BANGALORE: Training and mentoring are no longer terms restricted to entry-level employees. CEOs and top-level management too are being trained and assigned personal coaches and mentors to help them cope with the pressures of their challenging positions.
“With immense talent crunch in the market today, people are being poached from across verticals. People jump from diverse backgrounds, like petrochemicals to retail. So a certain amount of training becomes essential for the person being hired to have an overview of not just the company, but the entire sector,” says J K Agrawal, head of BTI Consultants, the executive hiring arm of Kelly Services.
Internationally, companies have always placed emphasis on top-level training, but in India this is a recent phenomenon.
“CEO/CXO level training and coaching will become huge in the coming years. People are welcoming such initiatives since it gives them an objective view of their performance and helps them grow,” says Ranjan Acharya, senior VP, corporate HRD, Wipro. “After all, it gets pretty lonely at the top.”
Training at this level, however, is different from entry level programmes, where the period can extend to even three months. A new leader doesn’t have the luxury of time.
“The initial training is conducted over a few days in the head office with other top management executives, which is usually abroad, particularly in case of an MNC. The emphasis here is more to acquaint the new candidate to the culture of the company,” says Priya Chetty-Rajagopal, VP, Stanton Chase International.
After this stage, firms tailor their mentoring programme to the candidate’s specific needs. Rajagopal gives the example of a pharma firm that assigned a mentor to their sales and marketing head based in Singapore when he took over India operations. “Company’s mandate to the mentor was to broaden his horizons from sales and marketing to an overall outlook,” she says.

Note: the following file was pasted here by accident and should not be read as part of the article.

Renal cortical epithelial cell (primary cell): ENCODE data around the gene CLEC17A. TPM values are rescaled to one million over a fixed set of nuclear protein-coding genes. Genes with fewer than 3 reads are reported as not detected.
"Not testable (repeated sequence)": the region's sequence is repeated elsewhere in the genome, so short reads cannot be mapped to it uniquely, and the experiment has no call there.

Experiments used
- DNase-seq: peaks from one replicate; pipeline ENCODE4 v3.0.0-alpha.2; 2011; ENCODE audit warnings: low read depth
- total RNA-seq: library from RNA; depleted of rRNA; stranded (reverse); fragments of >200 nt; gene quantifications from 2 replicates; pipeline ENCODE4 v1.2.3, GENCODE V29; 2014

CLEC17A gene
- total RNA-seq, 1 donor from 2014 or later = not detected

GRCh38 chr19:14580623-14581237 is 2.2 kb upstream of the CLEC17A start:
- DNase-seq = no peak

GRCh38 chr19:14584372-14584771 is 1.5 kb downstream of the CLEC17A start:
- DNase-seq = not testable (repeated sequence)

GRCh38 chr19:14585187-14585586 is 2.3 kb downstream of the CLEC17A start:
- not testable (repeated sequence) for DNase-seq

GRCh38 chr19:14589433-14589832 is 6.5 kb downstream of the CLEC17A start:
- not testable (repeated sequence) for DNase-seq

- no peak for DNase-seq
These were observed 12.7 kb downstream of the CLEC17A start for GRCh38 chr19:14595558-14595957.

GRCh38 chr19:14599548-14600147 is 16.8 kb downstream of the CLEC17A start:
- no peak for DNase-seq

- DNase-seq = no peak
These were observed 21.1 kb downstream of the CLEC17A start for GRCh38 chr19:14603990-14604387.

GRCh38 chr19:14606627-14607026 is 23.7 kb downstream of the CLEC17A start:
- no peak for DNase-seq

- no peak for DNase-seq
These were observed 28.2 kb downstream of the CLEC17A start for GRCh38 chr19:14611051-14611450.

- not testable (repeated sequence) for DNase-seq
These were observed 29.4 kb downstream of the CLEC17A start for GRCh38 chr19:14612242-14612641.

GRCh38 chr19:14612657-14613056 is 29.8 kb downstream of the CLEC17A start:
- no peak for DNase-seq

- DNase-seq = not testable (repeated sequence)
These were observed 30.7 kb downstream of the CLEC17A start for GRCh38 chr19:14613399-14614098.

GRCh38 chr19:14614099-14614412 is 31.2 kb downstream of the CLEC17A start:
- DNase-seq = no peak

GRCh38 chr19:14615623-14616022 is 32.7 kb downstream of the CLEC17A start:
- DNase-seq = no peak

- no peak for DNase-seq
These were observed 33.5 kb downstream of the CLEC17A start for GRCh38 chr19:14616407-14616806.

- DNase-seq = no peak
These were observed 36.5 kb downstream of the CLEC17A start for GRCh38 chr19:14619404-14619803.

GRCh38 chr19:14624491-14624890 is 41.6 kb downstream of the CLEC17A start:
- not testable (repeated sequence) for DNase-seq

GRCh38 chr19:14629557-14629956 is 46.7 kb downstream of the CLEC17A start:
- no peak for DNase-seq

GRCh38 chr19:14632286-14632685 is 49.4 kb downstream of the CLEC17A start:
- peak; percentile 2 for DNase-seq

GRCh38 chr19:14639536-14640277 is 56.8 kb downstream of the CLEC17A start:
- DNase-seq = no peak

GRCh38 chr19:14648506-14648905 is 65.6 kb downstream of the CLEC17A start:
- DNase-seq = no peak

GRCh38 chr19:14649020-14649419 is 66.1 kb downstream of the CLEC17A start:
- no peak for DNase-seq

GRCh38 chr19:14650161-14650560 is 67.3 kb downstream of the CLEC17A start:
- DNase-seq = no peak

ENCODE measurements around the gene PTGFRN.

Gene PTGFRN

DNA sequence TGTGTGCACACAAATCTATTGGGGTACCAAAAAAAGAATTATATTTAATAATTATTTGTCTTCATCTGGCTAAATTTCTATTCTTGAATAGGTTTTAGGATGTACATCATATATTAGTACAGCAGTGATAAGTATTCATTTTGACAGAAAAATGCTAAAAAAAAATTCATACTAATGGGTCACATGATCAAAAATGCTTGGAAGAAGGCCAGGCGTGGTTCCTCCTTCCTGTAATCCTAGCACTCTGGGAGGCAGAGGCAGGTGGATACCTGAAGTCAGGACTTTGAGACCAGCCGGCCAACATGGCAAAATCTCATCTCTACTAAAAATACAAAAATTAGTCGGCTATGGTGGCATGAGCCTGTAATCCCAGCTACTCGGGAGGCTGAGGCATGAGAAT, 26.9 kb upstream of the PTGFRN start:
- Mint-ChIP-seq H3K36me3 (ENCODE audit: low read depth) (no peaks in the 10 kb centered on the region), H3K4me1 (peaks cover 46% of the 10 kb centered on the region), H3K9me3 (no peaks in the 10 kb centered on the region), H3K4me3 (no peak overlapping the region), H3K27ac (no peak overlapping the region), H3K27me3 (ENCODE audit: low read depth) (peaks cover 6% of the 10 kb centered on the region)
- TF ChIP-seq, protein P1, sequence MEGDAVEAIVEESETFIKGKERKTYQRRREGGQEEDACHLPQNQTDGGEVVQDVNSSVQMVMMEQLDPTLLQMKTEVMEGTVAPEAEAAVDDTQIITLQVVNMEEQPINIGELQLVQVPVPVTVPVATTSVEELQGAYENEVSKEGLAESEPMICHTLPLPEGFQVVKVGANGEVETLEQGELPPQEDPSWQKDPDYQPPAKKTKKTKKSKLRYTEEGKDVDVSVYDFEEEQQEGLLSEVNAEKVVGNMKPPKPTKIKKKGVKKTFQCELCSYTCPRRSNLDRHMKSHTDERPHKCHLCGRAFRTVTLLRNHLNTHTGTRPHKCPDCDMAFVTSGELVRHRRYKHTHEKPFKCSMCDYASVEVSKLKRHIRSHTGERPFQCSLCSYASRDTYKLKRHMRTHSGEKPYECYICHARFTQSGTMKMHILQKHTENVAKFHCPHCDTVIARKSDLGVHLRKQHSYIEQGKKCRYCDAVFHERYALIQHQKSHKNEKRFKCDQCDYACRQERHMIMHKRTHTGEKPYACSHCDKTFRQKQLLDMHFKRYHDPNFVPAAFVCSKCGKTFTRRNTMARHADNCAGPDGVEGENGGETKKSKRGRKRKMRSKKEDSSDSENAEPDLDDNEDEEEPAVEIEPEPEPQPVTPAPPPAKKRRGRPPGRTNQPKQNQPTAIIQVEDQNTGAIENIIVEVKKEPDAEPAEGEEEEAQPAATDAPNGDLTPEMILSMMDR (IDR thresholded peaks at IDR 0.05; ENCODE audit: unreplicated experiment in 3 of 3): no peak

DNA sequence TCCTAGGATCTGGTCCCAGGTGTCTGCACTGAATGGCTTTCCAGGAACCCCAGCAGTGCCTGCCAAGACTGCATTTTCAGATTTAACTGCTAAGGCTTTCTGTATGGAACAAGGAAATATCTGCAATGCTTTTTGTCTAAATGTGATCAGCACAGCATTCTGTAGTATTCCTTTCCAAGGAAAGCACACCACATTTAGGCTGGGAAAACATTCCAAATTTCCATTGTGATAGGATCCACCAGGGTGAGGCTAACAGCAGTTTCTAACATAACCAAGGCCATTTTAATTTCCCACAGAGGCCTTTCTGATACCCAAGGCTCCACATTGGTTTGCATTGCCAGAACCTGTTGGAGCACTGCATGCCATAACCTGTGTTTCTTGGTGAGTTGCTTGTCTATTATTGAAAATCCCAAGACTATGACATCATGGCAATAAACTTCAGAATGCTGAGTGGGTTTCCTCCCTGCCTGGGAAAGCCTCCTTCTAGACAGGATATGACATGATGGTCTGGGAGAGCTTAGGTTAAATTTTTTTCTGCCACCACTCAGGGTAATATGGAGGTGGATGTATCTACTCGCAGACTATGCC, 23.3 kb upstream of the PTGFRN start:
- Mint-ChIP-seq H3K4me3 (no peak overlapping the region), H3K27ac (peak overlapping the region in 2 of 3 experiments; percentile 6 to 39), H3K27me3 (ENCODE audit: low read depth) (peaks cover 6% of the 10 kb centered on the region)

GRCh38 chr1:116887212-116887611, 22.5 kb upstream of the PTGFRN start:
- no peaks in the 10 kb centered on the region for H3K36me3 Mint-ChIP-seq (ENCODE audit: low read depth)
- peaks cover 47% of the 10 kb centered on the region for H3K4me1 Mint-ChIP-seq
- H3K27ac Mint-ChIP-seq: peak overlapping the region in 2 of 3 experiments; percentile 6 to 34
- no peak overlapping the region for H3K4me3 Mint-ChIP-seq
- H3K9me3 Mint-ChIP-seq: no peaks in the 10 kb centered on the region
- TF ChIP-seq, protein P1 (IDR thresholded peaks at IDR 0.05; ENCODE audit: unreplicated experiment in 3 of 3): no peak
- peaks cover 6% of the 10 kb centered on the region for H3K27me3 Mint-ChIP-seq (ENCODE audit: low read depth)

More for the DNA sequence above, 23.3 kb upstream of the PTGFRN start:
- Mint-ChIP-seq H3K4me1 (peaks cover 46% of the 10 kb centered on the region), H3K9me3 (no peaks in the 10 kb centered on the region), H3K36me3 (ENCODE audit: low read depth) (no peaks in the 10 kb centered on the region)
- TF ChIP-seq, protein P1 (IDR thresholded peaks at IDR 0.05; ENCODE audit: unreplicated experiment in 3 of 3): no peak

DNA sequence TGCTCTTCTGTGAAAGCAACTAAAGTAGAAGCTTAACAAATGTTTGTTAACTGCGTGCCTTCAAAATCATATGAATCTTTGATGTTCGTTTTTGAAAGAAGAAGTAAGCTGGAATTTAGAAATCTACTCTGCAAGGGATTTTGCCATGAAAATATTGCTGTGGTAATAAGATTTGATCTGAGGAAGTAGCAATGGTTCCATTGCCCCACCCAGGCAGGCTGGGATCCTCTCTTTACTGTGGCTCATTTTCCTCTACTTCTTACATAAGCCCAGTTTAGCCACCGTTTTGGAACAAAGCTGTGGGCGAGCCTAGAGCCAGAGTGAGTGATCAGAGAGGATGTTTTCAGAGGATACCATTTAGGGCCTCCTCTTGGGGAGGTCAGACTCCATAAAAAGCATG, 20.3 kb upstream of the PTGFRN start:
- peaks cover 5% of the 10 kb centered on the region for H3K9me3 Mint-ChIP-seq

Sometimes, the next level of training is not restricted to the head alone, but also includes his immediate team. “A CEO, after all, doesn’t work in isolation. It’s more holistic to include the immediate team, which could vary from two to twelve people, since the results then percolate across functions and to everyone in the organisation,” says G Vishwanath, director, Organisations and Alternatives Consulting.
Some of the key areas of training are soft skills, public speaking, people and image management. Soft skills and people management are the most crucial areas since firms invariably land themselves with heads who’re technically sound and have perfect resumes, but find it difficult to juggle various personality types in a team. This leads to poor productivity.
“People at the top often need to be reminded to think out of the box and to listen to all team members. Constant exposure to best practices internationally is another value-addition,” says Acharya.
While training is usually done by management gurus like C K Prahalad, mentoring is undertaken by people from overseas or select IIM faculty as there are very few mentors for this level.
Companies are becoming more proactive in this area. Wipro, for instance, has a strong leadership training and executive coaching programmes in place. Some companies are also asking top-level employees to enrol for programmes at institutes like IIM which would enable them to take on leadership roles, but such instances are still rare.